Blevins was intercepted again on OU’s next drive, and it seemed the Sooners had had it. The offense was lifeless, the defense couldn’t withstand all the turnovers.

But Oklahoma still had its special teams — and just enough Sooner Magic.

Crunch time

In the rain, neither offense could do more than punt.

But with 6:23 left, OU’s defense made a play. David Hudgens smothered Castignola on an option, Phil Tabor ripped the ball out and Reggie Kinlaw recovered at the Ohio State 43.

With David Overstreet, Kenny King and Elvis Peacock running and Blevins throwing to Rhodes, OU faced a fourth-and-4 from the 12. But Buckeyes tackle Aaron Brown jumped offside, giving the Sooners a first-and-goal from the 7. Ohio State’s defense stiffened again and forced a fourth down, but Oklahoma, trailing by eight, went for it again. This time, Peacock took a pitch around the right side and into the end zone to make it 28-26 with 1:29 left.

Peacock, however, was stopped on the 2-point conversion, setting off an Ohio State celebration.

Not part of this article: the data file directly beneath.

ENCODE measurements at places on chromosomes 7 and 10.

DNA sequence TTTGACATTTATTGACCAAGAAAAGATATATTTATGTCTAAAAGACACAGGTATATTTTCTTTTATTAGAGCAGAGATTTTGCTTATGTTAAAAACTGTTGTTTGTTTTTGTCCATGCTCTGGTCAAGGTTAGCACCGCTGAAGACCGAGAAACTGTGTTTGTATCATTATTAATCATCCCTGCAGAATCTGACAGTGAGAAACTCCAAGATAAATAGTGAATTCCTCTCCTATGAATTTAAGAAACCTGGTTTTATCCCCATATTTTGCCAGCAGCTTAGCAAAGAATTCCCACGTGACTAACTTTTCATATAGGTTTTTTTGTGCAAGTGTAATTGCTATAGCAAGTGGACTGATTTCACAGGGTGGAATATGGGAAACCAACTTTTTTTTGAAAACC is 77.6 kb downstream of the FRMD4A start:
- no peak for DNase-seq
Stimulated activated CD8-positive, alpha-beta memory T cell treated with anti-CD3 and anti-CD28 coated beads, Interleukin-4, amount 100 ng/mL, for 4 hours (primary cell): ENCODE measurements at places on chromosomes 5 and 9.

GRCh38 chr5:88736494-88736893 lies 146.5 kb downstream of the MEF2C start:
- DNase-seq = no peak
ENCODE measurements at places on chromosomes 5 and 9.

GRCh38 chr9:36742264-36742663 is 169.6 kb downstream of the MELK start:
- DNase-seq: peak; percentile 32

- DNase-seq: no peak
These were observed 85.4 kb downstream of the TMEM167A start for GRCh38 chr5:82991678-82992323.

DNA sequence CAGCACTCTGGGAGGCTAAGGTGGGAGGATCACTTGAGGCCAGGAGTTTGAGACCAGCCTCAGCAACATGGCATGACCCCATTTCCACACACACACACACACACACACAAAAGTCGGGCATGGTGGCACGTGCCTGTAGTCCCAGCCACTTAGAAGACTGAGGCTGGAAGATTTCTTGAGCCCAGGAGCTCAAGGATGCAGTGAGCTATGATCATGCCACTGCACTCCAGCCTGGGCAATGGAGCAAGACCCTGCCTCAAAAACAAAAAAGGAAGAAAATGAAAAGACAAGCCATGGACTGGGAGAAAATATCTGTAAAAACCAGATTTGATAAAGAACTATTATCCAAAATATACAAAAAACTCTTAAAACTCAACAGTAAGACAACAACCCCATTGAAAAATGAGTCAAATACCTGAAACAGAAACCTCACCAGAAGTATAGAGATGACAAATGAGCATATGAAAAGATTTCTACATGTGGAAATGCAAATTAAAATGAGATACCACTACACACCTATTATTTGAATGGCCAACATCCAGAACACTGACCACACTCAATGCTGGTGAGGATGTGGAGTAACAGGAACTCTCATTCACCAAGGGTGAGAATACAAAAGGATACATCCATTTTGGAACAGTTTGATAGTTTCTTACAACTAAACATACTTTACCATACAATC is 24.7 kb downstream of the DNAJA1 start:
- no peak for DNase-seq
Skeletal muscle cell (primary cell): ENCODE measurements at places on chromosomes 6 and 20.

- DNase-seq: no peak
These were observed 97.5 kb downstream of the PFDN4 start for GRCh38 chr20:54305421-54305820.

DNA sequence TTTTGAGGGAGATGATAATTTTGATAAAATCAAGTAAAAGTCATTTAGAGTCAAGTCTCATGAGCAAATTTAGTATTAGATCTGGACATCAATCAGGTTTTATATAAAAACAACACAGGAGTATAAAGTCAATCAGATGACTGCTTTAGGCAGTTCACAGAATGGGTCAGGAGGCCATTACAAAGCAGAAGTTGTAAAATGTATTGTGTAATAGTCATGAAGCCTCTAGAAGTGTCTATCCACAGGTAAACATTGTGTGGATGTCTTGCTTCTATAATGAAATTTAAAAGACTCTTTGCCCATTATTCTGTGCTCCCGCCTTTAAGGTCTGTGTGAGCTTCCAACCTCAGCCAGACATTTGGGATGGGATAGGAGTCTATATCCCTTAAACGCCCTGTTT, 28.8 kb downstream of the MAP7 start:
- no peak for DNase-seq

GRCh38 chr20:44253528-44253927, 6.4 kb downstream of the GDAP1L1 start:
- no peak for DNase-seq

OU’s last chance — a von Schamann onside kick — was rewarded when Mike Babb dove into a pile and recovered the ball at midfield.

“If they didn’t recover that kickoff,” Janakievski said, “they wouldn’t have won that game.”

Blevins hit Rhodes for 17 yards, then King and Overstreet moved the ball to the Ohio State 23. At six seconds, Switzer called timeout. Then, as von Schamann, Hebert and the Sooner field goal unit took the field again, Hayes called timeout.

While Switzer knelt down, on the opposite sideline, Janakievski — who had immigrated to the United States at 10 years old from Yugoslavia (now Macedonia) and went to Ohio State to play soccer — took measure of his four extra points and realized a hard truth: it wasn’t going to be enough.